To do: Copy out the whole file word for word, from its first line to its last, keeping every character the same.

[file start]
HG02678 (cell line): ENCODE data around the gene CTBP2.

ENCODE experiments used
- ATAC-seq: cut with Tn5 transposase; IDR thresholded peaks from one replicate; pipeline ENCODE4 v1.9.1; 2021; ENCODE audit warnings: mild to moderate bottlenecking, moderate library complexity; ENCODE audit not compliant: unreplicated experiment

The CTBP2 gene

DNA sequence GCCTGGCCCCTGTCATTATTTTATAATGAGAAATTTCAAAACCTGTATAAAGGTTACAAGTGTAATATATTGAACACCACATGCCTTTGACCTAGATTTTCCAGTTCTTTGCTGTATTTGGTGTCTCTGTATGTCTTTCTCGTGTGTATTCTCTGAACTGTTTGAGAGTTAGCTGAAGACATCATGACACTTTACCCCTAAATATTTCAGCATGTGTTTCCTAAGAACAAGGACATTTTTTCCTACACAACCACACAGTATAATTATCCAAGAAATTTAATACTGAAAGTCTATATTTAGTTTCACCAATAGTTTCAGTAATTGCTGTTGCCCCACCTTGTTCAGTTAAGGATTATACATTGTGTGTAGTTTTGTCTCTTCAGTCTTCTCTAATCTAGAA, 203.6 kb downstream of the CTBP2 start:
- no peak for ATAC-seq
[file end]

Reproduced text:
HG02678 (cell line): ENCODE data around the gene CTBP2.

ENCODE experiments used
- ATAC-seq: cut with Tn5 transposase; IDR thresholded peaks from one replicate; pipeline ENCODE4 v1.9.1; 2021; ENCODE audit warnings: mild to moderate bottlenecking, moderate library complexity; ENCODE audit not compliant: unreplicated experiment

The CTBP2 gene

DNA sequence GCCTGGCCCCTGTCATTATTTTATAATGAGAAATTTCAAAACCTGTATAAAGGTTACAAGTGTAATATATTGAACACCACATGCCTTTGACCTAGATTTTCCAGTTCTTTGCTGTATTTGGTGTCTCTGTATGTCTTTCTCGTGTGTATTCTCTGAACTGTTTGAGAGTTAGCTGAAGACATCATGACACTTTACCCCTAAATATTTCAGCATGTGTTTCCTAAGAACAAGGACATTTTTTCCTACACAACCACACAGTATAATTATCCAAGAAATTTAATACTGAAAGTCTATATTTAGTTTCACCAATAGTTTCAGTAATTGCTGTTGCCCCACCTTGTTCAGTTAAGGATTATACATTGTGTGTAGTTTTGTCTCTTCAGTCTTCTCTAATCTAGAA, 203.6 kb downstream of the CTBP2 start:
- no peak for ATAC-seq